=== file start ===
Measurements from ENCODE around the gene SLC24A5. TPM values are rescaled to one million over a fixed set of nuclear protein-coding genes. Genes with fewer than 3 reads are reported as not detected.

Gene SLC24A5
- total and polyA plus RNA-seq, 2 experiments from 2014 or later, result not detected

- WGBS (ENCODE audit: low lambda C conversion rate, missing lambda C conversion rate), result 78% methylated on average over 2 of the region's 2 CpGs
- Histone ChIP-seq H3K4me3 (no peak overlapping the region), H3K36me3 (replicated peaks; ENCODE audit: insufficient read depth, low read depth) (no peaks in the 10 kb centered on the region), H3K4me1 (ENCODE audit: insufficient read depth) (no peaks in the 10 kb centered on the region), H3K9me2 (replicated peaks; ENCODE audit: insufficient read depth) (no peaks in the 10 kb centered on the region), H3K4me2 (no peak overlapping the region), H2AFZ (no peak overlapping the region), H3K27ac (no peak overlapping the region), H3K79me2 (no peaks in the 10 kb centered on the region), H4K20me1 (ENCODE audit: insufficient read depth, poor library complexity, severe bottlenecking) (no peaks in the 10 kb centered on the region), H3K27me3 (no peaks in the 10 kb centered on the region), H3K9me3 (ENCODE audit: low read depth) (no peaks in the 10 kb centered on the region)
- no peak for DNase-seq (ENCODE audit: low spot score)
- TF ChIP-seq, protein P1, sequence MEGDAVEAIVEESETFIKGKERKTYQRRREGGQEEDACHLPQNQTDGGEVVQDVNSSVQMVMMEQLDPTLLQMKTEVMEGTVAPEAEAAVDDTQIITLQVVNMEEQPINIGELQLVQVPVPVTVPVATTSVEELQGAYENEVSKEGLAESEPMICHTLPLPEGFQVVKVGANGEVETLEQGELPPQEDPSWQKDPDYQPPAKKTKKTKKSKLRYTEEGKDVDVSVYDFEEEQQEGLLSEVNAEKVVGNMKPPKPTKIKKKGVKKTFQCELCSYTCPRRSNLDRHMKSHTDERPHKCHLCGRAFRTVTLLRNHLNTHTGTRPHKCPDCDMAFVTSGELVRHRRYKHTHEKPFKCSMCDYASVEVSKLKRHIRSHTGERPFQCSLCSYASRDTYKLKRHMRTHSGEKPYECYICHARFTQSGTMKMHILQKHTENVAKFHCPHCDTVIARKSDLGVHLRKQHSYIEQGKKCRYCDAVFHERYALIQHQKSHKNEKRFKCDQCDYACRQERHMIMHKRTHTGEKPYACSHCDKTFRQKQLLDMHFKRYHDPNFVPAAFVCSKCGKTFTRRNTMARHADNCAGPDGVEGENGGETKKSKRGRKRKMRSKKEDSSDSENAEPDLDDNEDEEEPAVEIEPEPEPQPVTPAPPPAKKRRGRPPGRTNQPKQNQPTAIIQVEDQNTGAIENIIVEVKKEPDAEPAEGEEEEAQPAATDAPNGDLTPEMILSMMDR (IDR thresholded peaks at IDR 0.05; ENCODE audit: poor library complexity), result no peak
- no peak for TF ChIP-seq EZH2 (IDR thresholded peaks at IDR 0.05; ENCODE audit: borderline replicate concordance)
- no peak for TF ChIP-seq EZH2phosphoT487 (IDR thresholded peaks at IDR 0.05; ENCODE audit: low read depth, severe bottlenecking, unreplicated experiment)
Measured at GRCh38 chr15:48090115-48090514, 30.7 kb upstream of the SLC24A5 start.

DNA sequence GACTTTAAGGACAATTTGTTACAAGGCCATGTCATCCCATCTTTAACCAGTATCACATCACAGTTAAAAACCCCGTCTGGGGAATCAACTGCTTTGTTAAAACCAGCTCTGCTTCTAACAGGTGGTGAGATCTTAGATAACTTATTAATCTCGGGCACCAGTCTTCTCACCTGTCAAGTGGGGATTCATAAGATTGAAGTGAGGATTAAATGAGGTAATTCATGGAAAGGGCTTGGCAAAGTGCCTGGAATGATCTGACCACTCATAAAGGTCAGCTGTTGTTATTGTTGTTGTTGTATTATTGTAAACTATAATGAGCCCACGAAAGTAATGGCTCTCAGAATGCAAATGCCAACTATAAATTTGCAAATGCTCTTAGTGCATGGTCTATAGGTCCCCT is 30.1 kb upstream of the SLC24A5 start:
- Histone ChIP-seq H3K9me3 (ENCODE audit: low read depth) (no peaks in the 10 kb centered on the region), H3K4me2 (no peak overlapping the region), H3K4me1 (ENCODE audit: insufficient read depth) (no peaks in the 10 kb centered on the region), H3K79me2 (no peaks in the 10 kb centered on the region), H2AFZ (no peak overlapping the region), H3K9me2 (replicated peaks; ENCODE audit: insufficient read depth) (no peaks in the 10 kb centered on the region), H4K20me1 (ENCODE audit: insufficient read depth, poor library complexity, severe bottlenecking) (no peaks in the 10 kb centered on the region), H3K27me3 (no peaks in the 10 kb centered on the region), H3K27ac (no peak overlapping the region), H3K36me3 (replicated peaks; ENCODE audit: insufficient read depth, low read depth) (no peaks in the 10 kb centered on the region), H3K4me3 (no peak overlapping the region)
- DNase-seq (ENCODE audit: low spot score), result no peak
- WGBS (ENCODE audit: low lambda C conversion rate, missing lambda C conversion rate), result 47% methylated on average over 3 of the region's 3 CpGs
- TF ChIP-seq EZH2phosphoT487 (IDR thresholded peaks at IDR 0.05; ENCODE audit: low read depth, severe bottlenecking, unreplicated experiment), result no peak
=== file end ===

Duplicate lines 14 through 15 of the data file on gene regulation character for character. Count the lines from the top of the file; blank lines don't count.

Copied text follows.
- WGBS (ENCODE audit: low lambda C conversion rate, missing lambda C conversion rate), result 47% methylated on average over 3 of the region's 3 CpGs
- TF ChIP-seq EZH2phosphoT487 (IDR thresholded peaks at IDR 0.05; ENCODE audit: low read depth, severe bottlenecking, unreplicated experiment), result no peak